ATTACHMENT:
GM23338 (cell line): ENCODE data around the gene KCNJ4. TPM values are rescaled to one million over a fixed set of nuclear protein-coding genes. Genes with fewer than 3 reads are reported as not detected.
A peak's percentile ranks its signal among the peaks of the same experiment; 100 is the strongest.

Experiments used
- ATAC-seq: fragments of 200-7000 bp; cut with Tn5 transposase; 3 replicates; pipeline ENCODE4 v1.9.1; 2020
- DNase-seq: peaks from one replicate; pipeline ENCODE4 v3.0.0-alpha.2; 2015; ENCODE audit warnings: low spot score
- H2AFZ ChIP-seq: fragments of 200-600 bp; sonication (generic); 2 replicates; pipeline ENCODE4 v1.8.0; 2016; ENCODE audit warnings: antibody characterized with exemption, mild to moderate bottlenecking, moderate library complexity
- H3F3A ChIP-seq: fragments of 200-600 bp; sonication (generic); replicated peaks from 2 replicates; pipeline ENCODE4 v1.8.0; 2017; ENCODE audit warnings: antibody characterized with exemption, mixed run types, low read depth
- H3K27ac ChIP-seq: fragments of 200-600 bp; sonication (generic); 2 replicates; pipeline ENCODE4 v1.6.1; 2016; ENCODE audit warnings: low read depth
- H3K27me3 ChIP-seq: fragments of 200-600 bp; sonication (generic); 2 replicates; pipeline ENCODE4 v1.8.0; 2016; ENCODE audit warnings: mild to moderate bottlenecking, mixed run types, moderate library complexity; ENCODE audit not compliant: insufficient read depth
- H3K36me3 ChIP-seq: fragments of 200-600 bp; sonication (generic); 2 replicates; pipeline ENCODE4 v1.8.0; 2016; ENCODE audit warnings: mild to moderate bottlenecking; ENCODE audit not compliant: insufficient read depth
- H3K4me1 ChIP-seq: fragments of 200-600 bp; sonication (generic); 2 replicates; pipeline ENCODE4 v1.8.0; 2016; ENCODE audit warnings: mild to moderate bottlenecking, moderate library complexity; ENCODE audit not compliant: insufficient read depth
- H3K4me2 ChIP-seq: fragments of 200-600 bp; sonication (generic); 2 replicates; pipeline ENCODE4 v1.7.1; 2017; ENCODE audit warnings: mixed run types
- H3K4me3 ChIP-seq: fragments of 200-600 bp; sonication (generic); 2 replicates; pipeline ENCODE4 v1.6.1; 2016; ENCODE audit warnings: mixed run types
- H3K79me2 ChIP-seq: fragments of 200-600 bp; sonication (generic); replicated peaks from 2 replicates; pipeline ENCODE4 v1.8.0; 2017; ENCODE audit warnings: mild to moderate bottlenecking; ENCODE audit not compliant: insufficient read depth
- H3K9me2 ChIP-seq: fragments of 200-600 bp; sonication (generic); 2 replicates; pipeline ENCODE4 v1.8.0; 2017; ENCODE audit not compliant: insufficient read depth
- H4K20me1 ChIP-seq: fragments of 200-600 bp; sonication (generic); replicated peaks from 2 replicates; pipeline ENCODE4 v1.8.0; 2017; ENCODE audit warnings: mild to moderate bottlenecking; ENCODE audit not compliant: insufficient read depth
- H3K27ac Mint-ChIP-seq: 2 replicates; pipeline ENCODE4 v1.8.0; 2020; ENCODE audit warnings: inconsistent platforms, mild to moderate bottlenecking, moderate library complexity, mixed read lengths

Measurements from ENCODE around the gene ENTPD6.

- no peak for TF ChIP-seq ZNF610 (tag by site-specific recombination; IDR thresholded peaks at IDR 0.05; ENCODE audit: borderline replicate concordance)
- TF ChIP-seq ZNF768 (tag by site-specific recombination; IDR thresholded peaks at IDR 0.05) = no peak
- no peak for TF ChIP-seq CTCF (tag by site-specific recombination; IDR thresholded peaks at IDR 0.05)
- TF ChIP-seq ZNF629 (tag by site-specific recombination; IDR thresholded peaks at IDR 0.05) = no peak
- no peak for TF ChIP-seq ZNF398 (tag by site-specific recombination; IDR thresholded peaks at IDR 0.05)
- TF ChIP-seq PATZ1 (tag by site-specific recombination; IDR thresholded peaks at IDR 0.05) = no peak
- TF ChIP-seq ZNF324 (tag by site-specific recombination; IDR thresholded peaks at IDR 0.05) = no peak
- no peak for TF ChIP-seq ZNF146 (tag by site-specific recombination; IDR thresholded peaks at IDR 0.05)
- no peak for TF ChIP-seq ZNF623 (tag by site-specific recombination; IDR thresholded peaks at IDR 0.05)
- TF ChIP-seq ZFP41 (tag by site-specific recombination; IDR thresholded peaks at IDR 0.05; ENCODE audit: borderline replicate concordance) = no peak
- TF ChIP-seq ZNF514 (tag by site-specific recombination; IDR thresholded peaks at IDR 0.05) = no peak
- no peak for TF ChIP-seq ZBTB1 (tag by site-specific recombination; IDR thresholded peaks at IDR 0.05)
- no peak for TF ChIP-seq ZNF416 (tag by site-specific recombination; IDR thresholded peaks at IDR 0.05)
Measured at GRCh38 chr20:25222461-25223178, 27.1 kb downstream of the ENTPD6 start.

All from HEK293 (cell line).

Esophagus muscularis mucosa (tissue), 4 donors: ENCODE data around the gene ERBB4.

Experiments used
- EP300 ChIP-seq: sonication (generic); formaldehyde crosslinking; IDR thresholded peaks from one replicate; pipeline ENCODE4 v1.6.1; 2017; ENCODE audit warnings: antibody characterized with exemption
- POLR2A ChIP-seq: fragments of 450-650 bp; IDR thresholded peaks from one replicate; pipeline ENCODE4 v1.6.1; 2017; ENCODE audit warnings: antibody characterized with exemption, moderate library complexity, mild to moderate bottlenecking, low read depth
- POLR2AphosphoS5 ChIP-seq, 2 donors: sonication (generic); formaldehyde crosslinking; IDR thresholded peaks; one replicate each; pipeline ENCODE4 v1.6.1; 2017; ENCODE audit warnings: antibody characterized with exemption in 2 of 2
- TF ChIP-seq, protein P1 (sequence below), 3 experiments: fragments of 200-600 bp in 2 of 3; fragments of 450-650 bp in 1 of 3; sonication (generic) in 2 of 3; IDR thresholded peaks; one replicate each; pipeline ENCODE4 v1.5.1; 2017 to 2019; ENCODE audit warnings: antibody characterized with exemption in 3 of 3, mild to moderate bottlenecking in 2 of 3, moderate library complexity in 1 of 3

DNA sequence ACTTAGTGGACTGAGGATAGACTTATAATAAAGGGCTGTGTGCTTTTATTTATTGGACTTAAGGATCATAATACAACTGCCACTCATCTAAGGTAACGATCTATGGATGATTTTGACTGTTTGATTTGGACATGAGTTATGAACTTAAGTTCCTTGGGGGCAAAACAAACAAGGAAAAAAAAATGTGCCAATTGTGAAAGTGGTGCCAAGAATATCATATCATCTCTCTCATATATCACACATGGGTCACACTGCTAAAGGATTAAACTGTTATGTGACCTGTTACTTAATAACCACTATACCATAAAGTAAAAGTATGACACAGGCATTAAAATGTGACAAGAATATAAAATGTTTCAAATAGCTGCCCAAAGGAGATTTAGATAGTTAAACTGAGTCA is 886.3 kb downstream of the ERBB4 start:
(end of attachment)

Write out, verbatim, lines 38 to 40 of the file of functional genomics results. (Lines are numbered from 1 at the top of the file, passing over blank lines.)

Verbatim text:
- POLR2AphosphoS5 ChIP-seq, 2 donors: sonication (generic); formaldehyde crosslinking; IDR thresholded peaks; one replicate each; pipeline ENCODE4 v1.6.1; 2017; ENCODE audit warnings: antibody characterized with exemption in 2 of 2
- TF ChIP-seq, protein P1 (sequence below), 3 experiments: fragments of 200-600 bp in 2 of 3; fragments of 450-650 bp in 1 of 3; sonication (generic) in 2 of 3; IDR thresholded peaks; one replicate each; pipeline ENCODE4 v1.5.1; 2017 to 2019; ENCODE audit warnings: antibody characterized with exemption in 3 of 3, mild to moderate bottlenecking in 2 of 3, moderate library complexity in 1 of 3

DNA sequence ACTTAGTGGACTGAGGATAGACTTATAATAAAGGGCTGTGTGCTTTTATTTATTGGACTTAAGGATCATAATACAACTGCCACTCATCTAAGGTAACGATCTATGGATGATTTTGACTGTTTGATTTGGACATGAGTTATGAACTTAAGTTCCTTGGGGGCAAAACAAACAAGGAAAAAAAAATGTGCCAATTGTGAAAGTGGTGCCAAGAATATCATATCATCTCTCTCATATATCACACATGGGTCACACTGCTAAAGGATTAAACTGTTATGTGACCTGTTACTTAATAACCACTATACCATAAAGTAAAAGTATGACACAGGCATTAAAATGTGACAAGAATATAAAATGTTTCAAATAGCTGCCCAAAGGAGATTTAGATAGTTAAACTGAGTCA is 886.3 kb downstream of the ERBB4 start: